|User Satisfaction → Behavior Intention||0.228||4.783||0.003||H3 Accepted|
Hypothesis testing is used to test the evaluation of the proposed hypothesis statistically. To produce these conclusions is to compare the p-value with the specified error rate (5%). If the p-value is smaller than the error rate, then the hypothesis can be concluded that there is a significant effect. In the first hypothesis, the technology-fit task on behaviour intention has a p-value below 0.5, which is 0.046, means that the first hypothesis can be accepted. Then proceed to the second hypothesis, namely facilitating conditions for behaviour intention, which has a p-value below 0.5, which is 0.003. it means that the second hypothesis is accepted. Then the last hypothesis, namely user satisfaction with behaviour intention, has a p-value below 0.5, which is 0.003, which means that the third hypothesis can be accepted. Based on this explanation, it can be concluded that all the hypotheses that have been proposed are accepted.
Based on the three hypotheses proposed, the second hypothesis, namely facilitating conditions, is the variable with the most significant influence compared to the other hypotheses, which is 0.448 or 44.8 percent. The higher the facilitating condition, the greater the possibility to continue using the village financial system. the role of technology becomes very important in all fields including government (Deakins & North, 2013; Shabani, 2016). This shows that to optimize the village financial system, the village government must adequate facilities, such as guidelines that can be implemented quickly, system training, technological infrastructure (such as internet networks, sophisticated computers) and mentors. This is following the results of research conducted by the Central Statistics Agency of Indonesia, where the most prominent problem why human resources in villages are not optimal in making reports due to the absence of easy guidelines (79.535%), lack of human resource capabilities (5.3%) and the absence of guidance/assistance. (9.92%) (BPS-Statistics Indonesia, 2020). The results of this research are also following the previous literature where facilitating conditions have a significant impact on behaviour intention (Khalilzadeh et al., 2017; Tak & Panwar, 2017; Eneizan et al., 2019; Merhi et al., 2019; Rosnidah et al., 2019; Yang et al., 2019; Kamboj & Joshi, 2020; Mohd Thas Thaker et al., 2021; Musyaffi et al., 2021; Musyaffi & Muna, 2021).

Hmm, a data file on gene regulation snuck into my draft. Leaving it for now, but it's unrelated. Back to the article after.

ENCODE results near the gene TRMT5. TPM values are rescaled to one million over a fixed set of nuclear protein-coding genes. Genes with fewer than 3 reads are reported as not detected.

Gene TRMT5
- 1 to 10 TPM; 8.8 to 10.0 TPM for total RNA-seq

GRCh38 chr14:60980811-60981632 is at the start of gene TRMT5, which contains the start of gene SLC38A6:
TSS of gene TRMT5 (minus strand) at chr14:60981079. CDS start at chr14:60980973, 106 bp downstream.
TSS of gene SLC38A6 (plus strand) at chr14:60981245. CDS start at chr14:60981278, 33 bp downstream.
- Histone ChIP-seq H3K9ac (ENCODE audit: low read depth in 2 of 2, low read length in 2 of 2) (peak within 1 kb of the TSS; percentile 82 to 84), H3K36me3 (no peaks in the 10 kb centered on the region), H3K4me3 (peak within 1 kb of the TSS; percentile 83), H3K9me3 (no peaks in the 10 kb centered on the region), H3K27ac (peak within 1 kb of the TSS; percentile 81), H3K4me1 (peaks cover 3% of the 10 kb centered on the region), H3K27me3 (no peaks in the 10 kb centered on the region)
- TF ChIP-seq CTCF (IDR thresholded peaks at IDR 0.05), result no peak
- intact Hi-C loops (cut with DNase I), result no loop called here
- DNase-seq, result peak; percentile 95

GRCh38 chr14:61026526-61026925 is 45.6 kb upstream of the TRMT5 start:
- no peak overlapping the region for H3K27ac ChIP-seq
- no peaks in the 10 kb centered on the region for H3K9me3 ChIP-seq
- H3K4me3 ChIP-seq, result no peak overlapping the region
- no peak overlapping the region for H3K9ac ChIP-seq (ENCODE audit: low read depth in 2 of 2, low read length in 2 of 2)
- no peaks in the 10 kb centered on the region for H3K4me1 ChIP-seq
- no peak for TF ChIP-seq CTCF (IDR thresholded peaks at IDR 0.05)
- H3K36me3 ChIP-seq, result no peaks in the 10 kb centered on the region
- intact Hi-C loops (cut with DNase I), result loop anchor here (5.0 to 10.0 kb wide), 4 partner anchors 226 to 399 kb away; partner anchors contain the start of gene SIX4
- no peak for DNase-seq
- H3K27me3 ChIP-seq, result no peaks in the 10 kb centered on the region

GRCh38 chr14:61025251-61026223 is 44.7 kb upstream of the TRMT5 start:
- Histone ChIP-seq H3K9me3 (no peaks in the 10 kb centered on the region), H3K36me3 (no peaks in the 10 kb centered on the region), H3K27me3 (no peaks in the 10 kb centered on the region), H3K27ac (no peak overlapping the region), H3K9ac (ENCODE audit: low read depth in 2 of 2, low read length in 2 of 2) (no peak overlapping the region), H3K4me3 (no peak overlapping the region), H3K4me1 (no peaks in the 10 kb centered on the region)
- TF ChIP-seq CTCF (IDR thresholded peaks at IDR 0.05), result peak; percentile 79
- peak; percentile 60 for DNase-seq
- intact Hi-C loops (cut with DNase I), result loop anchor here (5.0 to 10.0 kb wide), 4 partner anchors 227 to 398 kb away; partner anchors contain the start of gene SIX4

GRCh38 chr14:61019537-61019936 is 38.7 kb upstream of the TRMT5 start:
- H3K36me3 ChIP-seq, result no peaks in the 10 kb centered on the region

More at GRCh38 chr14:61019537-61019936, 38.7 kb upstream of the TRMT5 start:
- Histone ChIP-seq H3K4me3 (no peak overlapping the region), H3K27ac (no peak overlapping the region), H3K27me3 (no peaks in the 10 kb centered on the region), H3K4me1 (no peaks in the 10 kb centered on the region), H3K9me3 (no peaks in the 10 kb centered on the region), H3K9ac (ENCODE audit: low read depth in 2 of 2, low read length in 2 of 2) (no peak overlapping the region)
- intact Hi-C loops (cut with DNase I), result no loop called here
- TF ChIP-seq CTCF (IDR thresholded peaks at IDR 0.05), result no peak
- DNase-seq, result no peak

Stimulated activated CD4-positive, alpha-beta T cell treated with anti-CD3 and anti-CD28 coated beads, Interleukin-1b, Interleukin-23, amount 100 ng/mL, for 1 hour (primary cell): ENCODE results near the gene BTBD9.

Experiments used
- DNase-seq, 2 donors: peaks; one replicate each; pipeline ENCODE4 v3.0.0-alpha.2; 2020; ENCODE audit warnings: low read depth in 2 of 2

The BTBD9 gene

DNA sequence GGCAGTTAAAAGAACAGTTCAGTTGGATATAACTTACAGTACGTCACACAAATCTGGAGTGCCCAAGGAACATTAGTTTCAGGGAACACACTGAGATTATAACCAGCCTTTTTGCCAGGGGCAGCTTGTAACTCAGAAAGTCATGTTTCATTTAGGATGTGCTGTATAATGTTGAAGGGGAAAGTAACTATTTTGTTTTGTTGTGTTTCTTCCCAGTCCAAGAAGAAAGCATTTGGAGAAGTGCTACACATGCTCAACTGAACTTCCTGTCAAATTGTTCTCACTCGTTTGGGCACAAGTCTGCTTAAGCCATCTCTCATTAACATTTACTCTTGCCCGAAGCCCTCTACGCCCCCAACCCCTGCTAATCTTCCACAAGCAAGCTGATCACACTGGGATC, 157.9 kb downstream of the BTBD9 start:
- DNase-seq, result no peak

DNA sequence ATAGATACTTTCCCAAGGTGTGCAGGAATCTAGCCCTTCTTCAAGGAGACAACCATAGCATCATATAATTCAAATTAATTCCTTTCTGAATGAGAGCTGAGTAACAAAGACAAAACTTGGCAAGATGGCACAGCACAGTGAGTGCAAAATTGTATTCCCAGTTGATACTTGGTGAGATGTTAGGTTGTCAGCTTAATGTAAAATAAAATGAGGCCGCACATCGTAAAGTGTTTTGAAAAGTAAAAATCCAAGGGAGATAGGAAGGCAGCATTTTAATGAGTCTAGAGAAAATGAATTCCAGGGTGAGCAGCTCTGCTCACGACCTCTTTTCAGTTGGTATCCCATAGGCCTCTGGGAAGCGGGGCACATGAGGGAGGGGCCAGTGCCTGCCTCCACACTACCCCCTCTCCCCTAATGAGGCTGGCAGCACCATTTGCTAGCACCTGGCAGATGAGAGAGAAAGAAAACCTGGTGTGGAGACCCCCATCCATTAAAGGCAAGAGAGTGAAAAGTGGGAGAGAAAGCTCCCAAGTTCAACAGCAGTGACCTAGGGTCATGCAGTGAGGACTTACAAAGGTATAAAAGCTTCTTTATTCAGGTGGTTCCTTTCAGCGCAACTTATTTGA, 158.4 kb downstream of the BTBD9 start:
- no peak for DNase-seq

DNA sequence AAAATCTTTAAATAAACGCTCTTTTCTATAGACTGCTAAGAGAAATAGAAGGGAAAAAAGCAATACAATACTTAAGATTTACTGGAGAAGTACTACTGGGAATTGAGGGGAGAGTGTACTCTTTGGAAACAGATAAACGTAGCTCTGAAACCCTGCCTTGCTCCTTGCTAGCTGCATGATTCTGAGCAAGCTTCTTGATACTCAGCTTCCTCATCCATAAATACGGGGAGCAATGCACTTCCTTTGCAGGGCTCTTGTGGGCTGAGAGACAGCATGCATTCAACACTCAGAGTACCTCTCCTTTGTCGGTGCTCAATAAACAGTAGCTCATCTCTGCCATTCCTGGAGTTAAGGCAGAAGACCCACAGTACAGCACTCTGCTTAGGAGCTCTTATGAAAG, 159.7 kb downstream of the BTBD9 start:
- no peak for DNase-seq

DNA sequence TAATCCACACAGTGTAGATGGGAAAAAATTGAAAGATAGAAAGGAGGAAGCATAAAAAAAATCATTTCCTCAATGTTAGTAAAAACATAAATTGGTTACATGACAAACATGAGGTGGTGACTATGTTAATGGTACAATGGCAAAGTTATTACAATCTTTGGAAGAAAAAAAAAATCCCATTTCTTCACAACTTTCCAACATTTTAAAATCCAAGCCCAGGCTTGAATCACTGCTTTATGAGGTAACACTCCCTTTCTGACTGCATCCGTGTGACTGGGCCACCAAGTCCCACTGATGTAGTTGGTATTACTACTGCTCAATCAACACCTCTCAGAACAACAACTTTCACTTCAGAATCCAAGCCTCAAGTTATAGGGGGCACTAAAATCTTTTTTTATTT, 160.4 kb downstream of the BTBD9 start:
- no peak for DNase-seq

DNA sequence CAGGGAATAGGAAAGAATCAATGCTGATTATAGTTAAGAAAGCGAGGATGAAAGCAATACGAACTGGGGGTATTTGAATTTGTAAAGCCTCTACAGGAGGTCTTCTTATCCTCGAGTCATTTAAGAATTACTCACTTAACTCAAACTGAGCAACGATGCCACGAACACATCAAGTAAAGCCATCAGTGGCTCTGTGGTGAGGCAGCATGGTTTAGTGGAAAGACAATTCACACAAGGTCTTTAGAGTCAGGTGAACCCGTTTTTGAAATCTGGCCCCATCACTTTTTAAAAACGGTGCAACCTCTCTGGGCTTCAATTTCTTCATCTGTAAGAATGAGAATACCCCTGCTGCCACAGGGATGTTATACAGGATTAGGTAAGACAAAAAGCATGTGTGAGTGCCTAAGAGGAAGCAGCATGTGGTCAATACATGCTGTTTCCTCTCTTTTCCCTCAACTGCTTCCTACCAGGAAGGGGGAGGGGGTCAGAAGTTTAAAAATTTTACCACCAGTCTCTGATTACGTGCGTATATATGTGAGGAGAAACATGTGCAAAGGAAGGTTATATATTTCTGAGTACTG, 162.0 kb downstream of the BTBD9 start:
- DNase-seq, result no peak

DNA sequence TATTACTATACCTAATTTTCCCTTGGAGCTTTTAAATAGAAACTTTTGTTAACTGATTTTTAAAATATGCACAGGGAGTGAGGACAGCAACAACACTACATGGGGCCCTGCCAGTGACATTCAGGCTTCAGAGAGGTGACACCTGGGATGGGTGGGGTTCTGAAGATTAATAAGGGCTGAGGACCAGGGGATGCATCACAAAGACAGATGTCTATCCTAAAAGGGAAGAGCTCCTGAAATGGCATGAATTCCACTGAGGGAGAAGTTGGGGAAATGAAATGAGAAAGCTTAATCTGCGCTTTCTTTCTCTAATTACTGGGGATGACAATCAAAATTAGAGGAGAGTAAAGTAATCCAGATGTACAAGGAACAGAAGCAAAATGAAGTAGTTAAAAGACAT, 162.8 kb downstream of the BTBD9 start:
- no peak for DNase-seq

Based on statistical results, it is proven that task technology-fit (p-value 0.046 < 0.05) has a significant influence on behaviour intention to use village financial system with a closeness level of 0.279 or 27.9 percent. The suitability of the task is closely related to the desire to continue to use the village finance system (Kim et al., 2007; Yuce et al., 2019; Musyaffi & Muna, 2020; Wan et al., 2020; Pal & Patra, 2021; Wang et al., 2021;). Based on field data, most of those who input into the village finance system know and understand the regulations and provisions of village funds and the village financial system. The results of this research are also supported by a report from the Indonesian Central Statistics Agency, which describes that the majority of filling in the village financial system is carried out by the village head (6.58%), the village secretary (26.75%), and the head of affairs (49.67%). The more satisfied the village government is with the village financial system, the village government is increasingly using the village financial system (p-value 0.002<0.05) with a construct closeness level of 0.228 or 22.8%. This is supported by the results of other studies where user satisfaction has a significant impact on behaviour intention to use village financial system (Kim et al., 2007; Yen et al., 2010; Yuce et al., 2019; Wan et al., 2020; Wang et al., 2021). This research also shows satisfaction from the village government in using the village financial system, especially in managing village funds.